‘Just Pray Your Way Through’: Alabamans Tell Chaplains How They Survived Two Twisters

By   •   March 11, 2019

The Billy Graham Rapid Response Team (RRT) is ministering in Lee County, Alabama, after fatal tornadoes swept through the region on March 3.

“I don’t wanna die! I don’t wanna die!”

Evony Wilson heard her 15-year-old son, Qumran, scream.

Huddled in the bathroom of her mother’s house, Evony held her son, husband and mother close as a F4 tornado headed straight for them. A resident of Lee County, Alabama, for 44 years, she was familiar with tornado alerts.

But she’d never been in an actual twister.

Evony had just finished serving lunch when she saw the daunting weather forecast on TV and her phone buzzed, signifying a tornado warning. Wasting no time, she helped her 72-year-old mother get her shoes, grab her portable oxygen and scramble to safety in the bathroom.

There’d just been no time—Evony explained to Billy Graham Rapid Response Team (RRT) chaplain Patty Silverman. Patty and her husband, Steven, are two of 22 crisis-trained chaplains who have come to offer a listening ear and comfort to the hurting community.

When the tornado struck the brick home, the walls collapsed, the roof went and debris fell on top of them.

>> See photos from Lee County, Alabama

Chaplains praise God with a family who barely survived the storm.

“Just pray your way through,” Evony told Qumran, who was laying on top of her. “It’s going to be OK.”

She could feel her body rocking, the 170 mile per hour winds pulling her up, but she managed to not blow away.

“Mom, you all right?” she asked as the winds died down.

Her mother’s response: “Call on Jesus.”

The family was buried under a pile of debris, including a 50-gallon water heater and long vanity.

“Those are the things that put pressure on us … along with the hand of God,” Evony declared. “That’s [what] kept us from blowing away. It was just enough.”

Days after the twisters, this was all that remained of Evony Wilson’s mother’s home.

Her husband and son managed to wiggle their way out from the wreckage, but Evony and her mom remained pinned. Looking up, she could see only a mix of rubble and gray sky.

“It still gives me chills,” she recalled, touching her short hair. Her long locks had to be cut after being tangled with glass and debris.

But it wasn’t over.

While her husband and Qumran went to get help, another tornado approached them.

“When the second storm came, I was just trying to figure out how to keep Mom safe,” Evony said, explaining how she pushed her mother down flat and tried to cover them both with a blanket. “We just prayed together and held each other.”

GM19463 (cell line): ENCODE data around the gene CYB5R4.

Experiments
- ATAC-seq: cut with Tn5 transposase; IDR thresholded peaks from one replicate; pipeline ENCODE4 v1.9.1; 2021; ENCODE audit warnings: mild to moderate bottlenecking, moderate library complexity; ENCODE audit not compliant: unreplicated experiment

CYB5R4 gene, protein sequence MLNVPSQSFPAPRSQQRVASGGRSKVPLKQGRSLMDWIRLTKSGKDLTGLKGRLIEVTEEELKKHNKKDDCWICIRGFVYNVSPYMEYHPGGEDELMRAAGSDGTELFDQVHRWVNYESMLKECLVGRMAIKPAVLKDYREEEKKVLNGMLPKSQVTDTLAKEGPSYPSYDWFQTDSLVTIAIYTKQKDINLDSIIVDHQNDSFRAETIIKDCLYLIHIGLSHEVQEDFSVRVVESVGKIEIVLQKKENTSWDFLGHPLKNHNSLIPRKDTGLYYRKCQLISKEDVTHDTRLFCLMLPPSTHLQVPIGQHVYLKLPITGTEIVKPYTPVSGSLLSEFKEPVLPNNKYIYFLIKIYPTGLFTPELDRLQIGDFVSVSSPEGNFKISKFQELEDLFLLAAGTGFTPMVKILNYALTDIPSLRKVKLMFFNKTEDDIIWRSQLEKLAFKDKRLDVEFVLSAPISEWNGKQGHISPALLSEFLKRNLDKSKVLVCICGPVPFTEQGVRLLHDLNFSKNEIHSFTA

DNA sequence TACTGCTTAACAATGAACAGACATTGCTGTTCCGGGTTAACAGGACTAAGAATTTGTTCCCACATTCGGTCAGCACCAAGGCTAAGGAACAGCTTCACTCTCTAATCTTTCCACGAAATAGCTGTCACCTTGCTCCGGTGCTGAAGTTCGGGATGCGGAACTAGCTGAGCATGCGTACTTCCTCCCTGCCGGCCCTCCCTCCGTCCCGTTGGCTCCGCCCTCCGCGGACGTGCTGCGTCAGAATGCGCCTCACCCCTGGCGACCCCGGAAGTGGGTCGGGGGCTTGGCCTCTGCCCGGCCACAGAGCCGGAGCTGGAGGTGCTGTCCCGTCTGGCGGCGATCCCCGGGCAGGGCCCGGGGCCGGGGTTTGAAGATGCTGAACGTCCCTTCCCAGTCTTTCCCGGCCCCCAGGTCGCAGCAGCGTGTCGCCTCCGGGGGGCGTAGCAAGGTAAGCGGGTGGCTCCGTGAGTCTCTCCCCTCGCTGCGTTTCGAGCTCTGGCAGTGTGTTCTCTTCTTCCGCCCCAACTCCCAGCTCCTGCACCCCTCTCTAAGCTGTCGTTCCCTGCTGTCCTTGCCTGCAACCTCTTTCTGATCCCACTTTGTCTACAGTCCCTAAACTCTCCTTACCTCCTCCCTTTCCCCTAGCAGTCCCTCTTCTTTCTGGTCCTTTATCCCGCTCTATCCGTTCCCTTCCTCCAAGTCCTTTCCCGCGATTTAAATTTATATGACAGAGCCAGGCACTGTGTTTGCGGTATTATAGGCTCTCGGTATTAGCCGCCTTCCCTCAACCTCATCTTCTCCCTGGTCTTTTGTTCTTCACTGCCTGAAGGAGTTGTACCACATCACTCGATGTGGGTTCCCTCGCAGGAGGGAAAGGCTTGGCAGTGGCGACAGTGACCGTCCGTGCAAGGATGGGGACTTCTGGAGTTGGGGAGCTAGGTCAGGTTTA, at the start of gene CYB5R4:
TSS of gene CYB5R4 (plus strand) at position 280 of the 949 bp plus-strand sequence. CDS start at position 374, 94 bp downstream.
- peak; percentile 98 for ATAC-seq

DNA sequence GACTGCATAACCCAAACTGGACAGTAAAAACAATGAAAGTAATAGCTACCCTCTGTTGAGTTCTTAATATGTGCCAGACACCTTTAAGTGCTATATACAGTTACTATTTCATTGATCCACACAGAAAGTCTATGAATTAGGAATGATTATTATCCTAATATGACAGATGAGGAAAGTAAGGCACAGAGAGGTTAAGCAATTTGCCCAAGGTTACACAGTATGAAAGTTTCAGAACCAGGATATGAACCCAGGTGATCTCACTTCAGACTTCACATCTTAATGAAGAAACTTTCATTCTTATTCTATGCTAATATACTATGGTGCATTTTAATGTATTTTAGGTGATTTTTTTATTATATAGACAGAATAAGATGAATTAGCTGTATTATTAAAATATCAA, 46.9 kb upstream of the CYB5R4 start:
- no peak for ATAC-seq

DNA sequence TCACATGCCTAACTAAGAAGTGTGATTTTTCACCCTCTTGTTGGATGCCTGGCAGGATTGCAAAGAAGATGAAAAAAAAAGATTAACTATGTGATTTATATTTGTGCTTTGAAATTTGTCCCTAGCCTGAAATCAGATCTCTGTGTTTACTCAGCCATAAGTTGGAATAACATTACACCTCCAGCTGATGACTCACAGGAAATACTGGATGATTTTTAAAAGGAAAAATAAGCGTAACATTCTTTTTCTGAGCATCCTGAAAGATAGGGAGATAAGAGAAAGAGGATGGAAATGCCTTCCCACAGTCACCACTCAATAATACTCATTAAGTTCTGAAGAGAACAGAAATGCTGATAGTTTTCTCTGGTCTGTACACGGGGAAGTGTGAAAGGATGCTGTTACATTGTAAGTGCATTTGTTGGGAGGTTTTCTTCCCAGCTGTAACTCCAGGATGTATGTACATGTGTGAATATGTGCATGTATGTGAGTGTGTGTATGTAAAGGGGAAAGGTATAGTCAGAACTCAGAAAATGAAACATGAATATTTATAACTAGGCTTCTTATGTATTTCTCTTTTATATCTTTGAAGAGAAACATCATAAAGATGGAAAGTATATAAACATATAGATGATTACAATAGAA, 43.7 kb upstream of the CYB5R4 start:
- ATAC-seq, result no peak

>> Give to help chaplains provide emotional and spiritual care to those affected by this fatal disaster.

Afterward, it took six men to lift the rubble off of Evony and her mother. Everything was gone.

“Where’s the bathroom at?” RRT chaplain Patty asked, staring at what was once Evony’s mother’s home. The house’s walls were all gone except a tiny right corner.

Sitting in a lawn chair with a boot on her right leg, Evony pointed at a white pillar near where her family was sifting through the rubble. She wanted to help, too, but her mobility was limited due to a hairline fracture and torn ligaments caused by the storm.

Nothing was left of Evony Wilson’s mobile home other than a few panels found across the street.

A pink sock, glass plate and stuffed bear were just a few of the random objects and memories scattered across the foundation of the home. To her left, chainsaws buzzed, cutting a giant tree that had fallen between her mother’s house and where her own mobile home once had been.

Across the street, her neighbors’ home was also completely destroyed. Close friends of the family, Mary Louise Jones, 83, and Jimmy Lee Jones, 89, were among 15 of their neighbors to pass away in the twisters. A total of 23 people died, resulting in the most deadly United States tornado outbreak since 2013.

“They’ve always been there. … Just to see it, it’s unreal,” Evony said, a single tear sliding down her cheek.

“Mom, want a ride?” Qumran called out, lightening the moment while gripping a mangled bike. He stood by his 12-year-old sister, who happened to be away at a camp when the storm hit.

“It’s funny … devastating … hurtful … but God, we’re here,” Evony told Patty.

“[There’s] no doubt, God was in the midst of this,” Patty said before asking if she could pray with the family. The RRT has prayed with more than 1,000 people in Lee County since the twisters.

Gathering around, eight members of the Wilson family prayed with Patty and Steven. They specifically asked for prayers “to be able to move forward.”

Still in rehab, Evony’s mother was unable to join the circle but would’ve likely been in the midst of it if she were able. Evony described her as “the pillar of our family” and “momma of us all.” Although her mother only has two daughters—she and her sister, Renee—Evony said her mother really has hundreds of children, as she had opened her home to everyone.

“Even through this, [her faith] won’t waver,” Evony said. Moments after the storm, her family had thanked God and continues to do so.

“We know how we made it through—it was nothing but God,” Evony said.

Although she has much more to process and has lost her friends, home and personal belongings, she still is turning to the One who holds all in His hands.

“We just heard a miracle story,” Patty acknowledged.

Evony’s sister, Renee Frazier, lost seven family members in the twisters but is still praising God. Watch her testimony below:

You can rely on God during life’s storms. Trust Him today.